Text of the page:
Masters Thesis

A non-invasive approach examining North American river otter abundance and sociality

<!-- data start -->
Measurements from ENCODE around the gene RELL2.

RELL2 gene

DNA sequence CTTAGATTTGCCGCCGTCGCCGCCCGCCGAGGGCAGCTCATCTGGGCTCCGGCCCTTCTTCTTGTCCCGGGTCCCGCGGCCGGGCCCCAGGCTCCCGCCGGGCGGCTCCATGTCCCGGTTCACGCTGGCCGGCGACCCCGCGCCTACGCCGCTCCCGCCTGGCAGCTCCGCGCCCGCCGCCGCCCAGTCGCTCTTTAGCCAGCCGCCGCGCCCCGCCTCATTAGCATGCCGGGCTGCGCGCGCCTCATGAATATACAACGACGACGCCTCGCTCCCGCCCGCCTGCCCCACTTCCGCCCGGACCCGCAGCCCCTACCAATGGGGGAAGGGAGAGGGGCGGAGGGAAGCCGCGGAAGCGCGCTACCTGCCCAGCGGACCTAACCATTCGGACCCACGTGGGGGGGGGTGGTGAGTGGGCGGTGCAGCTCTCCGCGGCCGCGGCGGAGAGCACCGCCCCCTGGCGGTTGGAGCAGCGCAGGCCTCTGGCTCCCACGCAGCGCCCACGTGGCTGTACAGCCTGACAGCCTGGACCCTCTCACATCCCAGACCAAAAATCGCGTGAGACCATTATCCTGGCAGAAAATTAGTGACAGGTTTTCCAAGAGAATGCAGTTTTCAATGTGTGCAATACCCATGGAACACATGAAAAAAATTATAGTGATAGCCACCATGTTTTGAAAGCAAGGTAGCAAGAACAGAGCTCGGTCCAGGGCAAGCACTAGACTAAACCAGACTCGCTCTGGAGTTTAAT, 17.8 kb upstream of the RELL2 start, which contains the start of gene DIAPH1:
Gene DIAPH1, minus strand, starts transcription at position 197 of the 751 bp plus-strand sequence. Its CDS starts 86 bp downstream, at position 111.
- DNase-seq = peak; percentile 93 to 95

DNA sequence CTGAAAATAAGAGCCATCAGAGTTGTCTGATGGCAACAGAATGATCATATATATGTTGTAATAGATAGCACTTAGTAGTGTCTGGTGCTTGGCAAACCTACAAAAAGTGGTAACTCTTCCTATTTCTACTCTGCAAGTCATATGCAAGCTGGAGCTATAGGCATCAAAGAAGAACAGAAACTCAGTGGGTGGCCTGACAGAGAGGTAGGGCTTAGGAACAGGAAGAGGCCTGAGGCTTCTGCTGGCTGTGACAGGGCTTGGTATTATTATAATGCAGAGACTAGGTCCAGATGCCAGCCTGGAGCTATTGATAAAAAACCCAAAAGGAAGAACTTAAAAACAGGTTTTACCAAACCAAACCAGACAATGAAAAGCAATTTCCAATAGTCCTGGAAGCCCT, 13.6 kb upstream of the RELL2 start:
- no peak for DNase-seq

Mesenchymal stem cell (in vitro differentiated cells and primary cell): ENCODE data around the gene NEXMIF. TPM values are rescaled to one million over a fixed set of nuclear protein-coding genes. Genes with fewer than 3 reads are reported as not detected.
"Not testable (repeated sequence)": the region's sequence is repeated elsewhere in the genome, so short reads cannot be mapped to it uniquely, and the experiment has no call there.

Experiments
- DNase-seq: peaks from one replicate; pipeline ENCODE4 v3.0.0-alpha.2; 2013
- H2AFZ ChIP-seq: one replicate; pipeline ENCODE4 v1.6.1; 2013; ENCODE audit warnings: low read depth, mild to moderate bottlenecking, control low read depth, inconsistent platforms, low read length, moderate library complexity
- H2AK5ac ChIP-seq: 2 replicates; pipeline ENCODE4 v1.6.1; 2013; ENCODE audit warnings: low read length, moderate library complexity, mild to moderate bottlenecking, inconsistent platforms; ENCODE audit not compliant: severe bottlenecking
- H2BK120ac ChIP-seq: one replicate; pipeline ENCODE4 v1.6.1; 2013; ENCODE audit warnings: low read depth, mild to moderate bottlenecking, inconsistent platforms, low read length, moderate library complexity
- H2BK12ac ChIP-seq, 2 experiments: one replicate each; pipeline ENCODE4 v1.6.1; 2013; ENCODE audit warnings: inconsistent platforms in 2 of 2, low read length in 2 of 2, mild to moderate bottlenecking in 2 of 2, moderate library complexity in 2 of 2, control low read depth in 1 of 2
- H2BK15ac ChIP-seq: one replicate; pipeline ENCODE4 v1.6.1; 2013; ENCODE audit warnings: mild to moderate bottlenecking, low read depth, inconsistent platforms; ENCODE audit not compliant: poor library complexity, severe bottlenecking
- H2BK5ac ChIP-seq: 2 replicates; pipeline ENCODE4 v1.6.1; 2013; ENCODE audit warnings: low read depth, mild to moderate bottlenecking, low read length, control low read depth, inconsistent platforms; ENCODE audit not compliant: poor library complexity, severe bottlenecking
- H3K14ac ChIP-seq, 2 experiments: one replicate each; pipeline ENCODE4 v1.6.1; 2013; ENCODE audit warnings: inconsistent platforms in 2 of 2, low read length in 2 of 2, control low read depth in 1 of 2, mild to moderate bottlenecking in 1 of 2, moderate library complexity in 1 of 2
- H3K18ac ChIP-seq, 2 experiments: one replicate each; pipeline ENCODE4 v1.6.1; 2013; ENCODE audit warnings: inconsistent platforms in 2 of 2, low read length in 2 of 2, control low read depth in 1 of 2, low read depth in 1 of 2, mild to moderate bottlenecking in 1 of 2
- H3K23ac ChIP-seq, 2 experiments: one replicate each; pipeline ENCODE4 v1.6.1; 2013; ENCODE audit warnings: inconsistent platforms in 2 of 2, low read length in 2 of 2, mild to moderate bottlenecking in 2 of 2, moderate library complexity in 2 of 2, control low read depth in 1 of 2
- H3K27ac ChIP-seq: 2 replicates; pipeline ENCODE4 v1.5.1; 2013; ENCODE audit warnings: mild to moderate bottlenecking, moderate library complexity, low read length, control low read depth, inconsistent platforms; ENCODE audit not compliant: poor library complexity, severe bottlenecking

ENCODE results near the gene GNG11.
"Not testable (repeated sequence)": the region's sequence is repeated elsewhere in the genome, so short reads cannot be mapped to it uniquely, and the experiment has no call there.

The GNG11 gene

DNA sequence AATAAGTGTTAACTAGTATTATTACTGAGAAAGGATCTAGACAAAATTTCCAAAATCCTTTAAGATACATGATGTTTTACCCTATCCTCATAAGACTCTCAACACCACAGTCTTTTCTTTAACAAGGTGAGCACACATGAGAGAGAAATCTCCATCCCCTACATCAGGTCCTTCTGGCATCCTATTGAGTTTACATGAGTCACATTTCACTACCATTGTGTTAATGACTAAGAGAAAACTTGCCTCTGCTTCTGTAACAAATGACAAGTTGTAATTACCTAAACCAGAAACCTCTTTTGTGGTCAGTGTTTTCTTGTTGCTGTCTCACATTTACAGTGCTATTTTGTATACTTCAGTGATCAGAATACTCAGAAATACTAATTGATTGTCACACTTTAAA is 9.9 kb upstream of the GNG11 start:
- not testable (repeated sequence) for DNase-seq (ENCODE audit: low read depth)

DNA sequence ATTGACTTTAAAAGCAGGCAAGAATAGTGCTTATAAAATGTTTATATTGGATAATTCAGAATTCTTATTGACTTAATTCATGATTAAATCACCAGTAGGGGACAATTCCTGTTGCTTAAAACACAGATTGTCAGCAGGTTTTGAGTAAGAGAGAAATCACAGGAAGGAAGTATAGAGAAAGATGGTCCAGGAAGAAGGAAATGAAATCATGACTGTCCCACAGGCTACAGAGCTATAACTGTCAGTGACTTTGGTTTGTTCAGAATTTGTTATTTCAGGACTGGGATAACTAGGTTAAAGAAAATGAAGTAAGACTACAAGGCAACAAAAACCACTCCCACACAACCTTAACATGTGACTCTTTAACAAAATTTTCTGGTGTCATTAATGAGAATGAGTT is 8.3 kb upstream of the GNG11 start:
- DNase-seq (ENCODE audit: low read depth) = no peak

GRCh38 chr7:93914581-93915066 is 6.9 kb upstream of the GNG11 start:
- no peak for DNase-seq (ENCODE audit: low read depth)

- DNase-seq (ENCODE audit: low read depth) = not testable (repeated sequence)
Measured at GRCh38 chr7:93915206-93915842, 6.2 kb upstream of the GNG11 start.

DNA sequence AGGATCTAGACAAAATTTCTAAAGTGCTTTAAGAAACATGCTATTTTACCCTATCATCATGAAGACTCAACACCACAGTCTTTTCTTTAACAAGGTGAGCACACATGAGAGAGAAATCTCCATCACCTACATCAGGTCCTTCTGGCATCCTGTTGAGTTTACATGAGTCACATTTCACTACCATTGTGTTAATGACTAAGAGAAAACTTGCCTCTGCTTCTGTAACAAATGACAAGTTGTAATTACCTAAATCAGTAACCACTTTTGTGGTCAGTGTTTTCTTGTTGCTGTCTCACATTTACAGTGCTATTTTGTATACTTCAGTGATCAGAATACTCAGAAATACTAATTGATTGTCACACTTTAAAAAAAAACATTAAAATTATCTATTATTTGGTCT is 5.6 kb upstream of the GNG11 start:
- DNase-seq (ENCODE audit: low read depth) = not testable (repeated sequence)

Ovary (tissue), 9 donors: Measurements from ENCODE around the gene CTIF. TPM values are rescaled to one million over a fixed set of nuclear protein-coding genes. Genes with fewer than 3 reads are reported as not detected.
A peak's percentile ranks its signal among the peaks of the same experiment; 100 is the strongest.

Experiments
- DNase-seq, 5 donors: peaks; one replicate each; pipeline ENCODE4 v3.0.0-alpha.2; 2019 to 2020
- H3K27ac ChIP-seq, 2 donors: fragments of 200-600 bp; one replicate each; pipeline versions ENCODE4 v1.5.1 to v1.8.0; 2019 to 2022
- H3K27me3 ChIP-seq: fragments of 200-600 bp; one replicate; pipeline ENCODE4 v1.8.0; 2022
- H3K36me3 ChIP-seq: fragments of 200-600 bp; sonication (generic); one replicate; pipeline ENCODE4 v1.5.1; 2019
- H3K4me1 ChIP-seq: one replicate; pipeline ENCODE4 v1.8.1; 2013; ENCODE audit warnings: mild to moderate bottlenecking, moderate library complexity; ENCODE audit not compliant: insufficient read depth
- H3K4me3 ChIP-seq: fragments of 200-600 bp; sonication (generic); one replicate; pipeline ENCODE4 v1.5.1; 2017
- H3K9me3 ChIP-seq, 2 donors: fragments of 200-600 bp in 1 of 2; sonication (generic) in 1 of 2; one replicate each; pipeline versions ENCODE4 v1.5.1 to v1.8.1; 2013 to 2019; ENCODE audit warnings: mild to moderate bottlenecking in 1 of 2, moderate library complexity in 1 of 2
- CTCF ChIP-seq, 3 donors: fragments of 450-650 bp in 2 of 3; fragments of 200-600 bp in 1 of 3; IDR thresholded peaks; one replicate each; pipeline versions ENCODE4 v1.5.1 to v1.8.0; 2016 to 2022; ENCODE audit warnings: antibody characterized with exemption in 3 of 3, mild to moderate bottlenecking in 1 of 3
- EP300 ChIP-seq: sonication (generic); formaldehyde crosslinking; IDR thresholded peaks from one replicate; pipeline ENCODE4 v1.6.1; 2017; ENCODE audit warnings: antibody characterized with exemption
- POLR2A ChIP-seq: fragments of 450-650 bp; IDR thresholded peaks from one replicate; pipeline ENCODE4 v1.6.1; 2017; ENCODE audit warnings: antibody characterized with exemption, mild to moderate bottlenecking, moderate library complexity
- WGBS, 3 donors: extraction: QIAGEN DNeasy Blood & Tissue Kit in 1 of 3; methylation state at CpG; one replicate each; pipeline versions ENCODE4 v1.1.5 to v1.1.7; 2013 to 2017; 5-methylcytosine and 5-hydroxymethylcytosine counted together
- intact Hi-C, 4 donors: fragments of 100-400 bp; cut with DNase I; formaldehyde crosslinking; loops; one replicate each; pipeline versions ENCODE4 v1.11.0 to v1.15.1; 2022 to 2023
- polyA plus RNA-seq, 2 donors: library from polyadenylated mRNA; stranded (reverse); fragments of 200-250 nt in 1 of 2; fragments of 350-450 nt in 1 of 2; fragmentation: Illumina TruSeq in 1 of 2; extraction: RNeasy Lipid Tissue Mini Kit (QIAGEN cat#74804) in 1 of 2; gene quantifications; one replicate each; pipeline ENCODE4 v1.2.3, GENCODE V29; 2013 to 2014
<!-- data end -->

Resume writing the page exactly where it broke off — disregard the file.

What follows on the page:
An understanding of population demographics is a key component for developing successful wildlife conservation and management plans. However, elusive and secretive carnivores such as river otters can be difficult to trap and observe, making investigations of population number and social structure extremely challenging. Advances in molecular genetics techniques have facilitated the use of non-invasive methods to examine abundance and genetic structure of wild populations when traditional wildlife survey methods may not be appropriate. I applied non-invasive methods to estimate abundance, sociality and kinship of a population of North American river otters (Lontra canadensis) inhabiting the Humboldt Bay area, California, USA. Through microsatellite multi-locus genotyping and closed population mark/recapture modeling, I estimated abundance as 41-51 river otters in the Humboldt Bay region. Coastal river otters associated in family groups, with evidence for the temporary formation of male bachelor groups. There was fine scale population structuring that was most likely a function of social family groups and isolation by distance gene flow. With these results, we can better understand population demographics of coastal-living river otters and thus inform future research and conservation decisions in the Humboldt Bay region.